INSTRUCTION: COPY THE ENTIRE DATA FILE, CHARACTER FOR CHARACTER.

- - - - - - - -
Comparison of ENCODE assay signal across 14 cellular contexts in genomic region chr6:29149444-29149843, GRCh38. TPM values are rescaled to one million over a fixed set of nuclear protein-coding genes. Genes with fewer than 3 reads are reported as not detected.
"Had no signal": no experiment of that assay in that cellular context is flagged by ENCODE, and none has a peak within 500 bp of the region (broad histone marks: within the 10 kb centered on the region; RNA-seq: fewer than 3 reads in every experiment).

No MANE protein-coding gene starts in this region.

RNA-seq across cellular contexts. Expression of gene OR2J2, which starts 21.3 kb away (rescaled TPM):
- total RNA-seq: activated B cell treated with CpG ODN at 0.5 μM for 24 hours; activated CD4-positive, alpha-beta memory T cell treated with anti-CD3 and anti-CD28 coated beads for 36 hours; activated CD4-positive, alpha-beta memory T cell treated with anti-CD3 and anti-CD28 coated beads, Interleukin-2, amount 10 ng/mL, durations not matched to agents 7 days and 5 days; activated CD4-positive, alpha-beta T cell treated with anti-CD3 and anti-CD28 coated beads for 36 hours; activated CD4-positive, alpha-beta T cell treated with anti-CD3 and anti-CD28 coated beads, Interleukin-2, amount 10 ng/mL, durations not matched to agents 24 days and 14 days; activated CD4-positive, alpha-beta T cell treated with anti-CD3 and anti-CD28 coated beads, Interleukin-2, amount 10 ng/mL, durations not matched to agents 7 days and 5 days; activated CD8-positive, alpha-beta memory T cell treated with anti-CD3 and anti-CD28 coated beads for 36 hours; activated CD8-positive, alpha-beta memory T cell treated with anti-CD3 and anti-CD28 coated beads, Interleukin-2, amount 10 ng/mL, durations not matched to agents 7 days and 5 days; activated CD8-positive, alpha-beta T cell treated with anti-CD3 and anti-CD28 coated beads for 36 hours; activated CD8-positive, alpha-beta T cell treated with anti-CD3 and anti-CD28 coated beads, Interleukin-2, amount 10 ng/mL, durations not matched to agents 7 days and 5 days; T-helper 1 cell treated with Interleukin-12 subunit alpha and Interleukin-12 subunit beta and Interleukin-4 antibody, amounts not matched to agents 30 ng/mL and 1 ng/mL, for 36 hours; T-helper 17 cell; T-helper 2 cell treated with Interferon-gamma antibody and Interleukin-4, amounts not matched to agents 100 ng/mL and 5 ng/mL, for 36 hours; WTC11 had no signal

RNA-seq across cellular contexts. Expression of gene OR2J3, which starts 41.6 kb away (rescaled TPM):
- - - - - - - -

Comparison of ENCODE assay signal across 14 cellular contexts in genomic region chr6:29149444-29149843, GRCh38. TPM values are rescaled to one million over a fixed set of nuclear protein-coding genes. Genes with fewer than 3 reads are reported as not detected.
"Had no signal": no experiment of that assay in that cellular context is flagged by ENCODE, and none has a peak within 500 bp of the region (broad histone marks: within the 10 kb centered on the region; RNA-seq: fewer than 3 reads in every experiment).

No MANE protein-coding gene starts in this region.

RNA-seq across cellular contexts. Expression of gene OR2J2, which starts 21.3 kb away (rescaled TPM):
- total RNA-seq: activated B cell treated with CpG ODN at 0.5 μM for 24 hours; activated CD4-positive, alpha-beta memory T cell treated with anti-CD3 and anti-CD28 coated beads for 36 hours; activated CD4-positive, alpha-beta memory T cell treated with anti-CD3 and anti-CD28 coated beads, Interleukin-2, amount 10 ng/mL, durations not matched to agents 7 days and 5 days; activated CD4-positive, alpha-beta T cell treated with anti-CD3 and anti-CD28 coated beads for 36 hours; activated CD4-positive, alpha-beta T cell treated with anti-CD3 and anti-CD28 coated beads, Interleukin-2, amount 10 ng/mL, durations not matched to agents 24 days and 14 days; activated CD4-positive, alpha-beta T cell treated with anti-CD3 and anti-CD28 coated beads, Interleukin-2, amount 10 ng/mL, durations not matched to agents 7 days and 5 days; activated CD8-positive, alpha-beta memory T cell treated with anti-CD3 and anti-CD28 coated beads for 36 hours; activated CD8-positive, alpha-beta memory T cell treated with anti-CD3 and anti-CD28 coated beads, Interleukin-2, amount 10 ng/mL, durations not matched to agents 7 days and 5 days; activated CD8-positive, alpha-beta T cell treated with anti-CD3 and anti-CD28 coated beads for 36 hours; activated CD8-positive, alpha-beta T cell treated with anti-CD3 and anti-CD28 coated beads, Interleukin-2, amount 10 ng/mL, durations not matched to agents 7 days and 5 days; T-helper 1 cell treated with Interleukin-12 subunit alpha and Interleukin-12 subunit beta and Interleukin-4 antibody, amounts not matched to agents 30 ng/mL and 1 ng/mL, for 36 hours; T-helper 17 cell; T-helper 2 cell treated with Interferon-gamma antibody and Interleukin-4, amounts not matched to agents 100 ng/mL and 5 ng/mL, for 36 hours; WTC11 had no signal

RNA-seq across cellular contexts. Expression of gene OR2J3, which starts 41.6 kb away (rescaled TPM):